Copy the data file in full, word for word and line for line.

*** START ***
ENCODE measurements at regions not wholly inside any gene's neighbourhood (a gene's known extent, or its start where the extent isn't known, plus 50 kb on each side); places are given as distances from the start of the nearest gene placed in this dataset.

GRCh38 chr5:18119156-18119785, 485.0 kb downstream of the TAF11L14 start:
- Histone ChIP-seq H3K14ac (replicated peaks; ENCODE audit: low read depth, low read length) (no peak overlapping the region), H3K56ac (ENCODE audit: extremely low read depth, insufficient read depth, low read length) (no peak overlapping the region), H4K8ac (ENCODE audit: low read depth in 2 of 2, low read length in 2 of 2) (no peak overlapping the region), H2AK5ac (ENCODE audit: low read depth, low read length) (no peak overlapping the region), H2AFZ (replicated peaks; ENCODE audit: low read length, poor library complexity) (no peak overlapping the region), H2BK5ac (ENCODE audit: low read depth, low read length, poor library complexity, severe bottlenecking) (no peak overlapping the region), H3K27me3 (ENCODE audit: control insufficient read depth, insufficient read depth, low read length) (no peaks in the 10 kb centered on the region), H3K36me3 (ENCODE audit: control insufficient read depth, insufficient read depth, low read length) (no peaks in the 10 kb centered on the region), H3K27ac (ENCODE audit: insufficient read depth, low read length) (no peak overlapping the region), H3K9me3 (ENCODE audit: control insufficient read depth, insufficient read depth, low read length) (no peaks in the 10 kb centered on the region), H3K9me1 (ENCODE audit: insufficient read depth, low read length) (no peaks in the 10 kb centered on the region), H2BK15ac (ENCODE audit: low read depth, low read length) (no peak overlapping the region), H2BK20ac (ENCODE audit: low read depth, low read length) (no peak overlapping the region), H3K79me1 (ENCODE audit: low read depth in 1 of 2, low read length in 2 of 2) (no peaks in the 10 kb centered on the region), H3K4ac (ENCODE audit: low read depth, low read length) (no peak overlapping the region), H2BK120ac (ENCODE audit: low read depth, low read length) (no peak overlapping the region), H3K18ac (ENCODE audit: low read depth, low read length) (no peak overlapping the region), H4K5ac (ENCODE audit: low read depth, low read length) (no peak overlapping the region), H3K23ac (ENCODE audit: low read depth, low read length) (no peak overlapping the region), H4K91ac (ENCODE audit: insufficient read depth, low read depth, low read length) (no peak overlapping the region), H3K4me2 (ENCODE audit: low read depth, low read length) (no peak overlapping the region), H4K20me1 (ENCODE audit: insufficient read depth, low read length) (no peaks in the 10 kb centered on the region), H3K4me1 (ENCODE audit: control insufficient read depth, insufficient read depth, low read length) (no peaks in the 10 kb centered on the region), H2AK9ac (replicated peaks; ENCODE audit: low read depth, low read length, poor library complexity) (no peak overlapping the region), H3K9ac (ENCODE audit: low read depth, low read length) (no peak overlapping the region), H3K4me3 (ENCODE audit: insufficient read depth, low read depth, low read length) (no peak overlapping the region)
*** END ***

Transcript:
ENCODE measurements at regions not wholly inside any gene's neighbourhood (a gene's known extent, or its start where the extent isn't known, plus 50 kb on each side); places are given as distances from the start of the nearest gene placed in this dataset.

GRCh38 chr5:18119156-18119785, 485.0 kb downstream of the TAF11L14 start:
- Histone ChIP-seq H3K14ac (replicated peaks; ENCODE audit: low read depth, low read length) (no peak overlapping the region), H3K56ac (ENCODE audit: extremely low read depth, insufficient read depth, low read length) (no peak overlapping the region), H4K8ac (ENCODE audit: low read depth in 2 of 2, low read length in 2 of 2) (no peak overlapping the region), H2AK5ac (ENCODE audit: low read depth, low read length) (no peak overlapping the region), H2AFZ (replicated peaks; ENCODE audit: low read length, poor library complexity) (no peak overlapping the region), H2BK5ac (ENCODE audit: low read depth, low read length, poor library complexity, severe bottlenecking) (no peak overlapping the region), H3K27me3 (ENCODE audit: control insufficient read depth, insufficient read depth, low read length) (no peaks in the 10 kb centered on the region), H3K36me3 (ENCODE audit: control insufficient read depth, insufficient read depth, low read length) (no peaks in the 10 kb centered on the region), H3K27ac (ENCODE audit: insufficient read depth, low read length) (no peak overlapping the region), H3K9me3 (ENCODE audit: control insufficient read depth, insufficient read depth, low read length) (no peaks in the 10 kb centered on the region), H3K9me1 (ENCODE audit: insufficient read depth, low read length) (no peaks in the 10 kb centered on the region), H2BK15ac (ENCODE audit: low read depth, low read length) (no peak overlapping the region), H2BK20ac (ENCODE audit: low read depth, low read length) (no peak overlapping the region), H3K79me1 (ENCODE audit: low read depth in 1 of 2, low read length in 2 of 2) (no peaks in the 10 kb centered on the region), H3K4ac (ENCODE audit: low read depth, low read length) (no peak overlapping the region), H2BK120ac (ENCODE audit: low read depth, low read length) (no peak overlapping the region), H3K18ac (ENCODE audit: low read depth, low read length) (no peak overlapping the region), H4K5ac (ENCODE audit: low read depth, low read length) (no peak overlapping the region), H3K23ac (ENCODE audit: low read depth, low read length) (no peak overlapping the region), H4K91ac (ENCODE audit: insufficient read depth, low read depth, low read length) (no peak overlapping the region), H3K4me2 (ENCODE audit: low read depth, low read length) (no peak overlapping the region), H4K20me1 (ENCODE audit: insufficient read depth, low read length) (no peaks in the 10 kb centered on the region), H3K4me1 (ENCODE audit: control insufficient read depth, insufficient read depth, low read length) (no peaks in the 10 kb centered on the region), H2AK9ac (replicated peaks; ENCODE audit: low read depth, low read length, poor library complexity) (no peak overlapping the region), H3K9ac (ENCODE audit: low read depth, low read length) (no peak overlapping the region), H3K4me3 (ENCODE audit: insufficient read depth, low read depth, low read length) (no peak overlapping the region)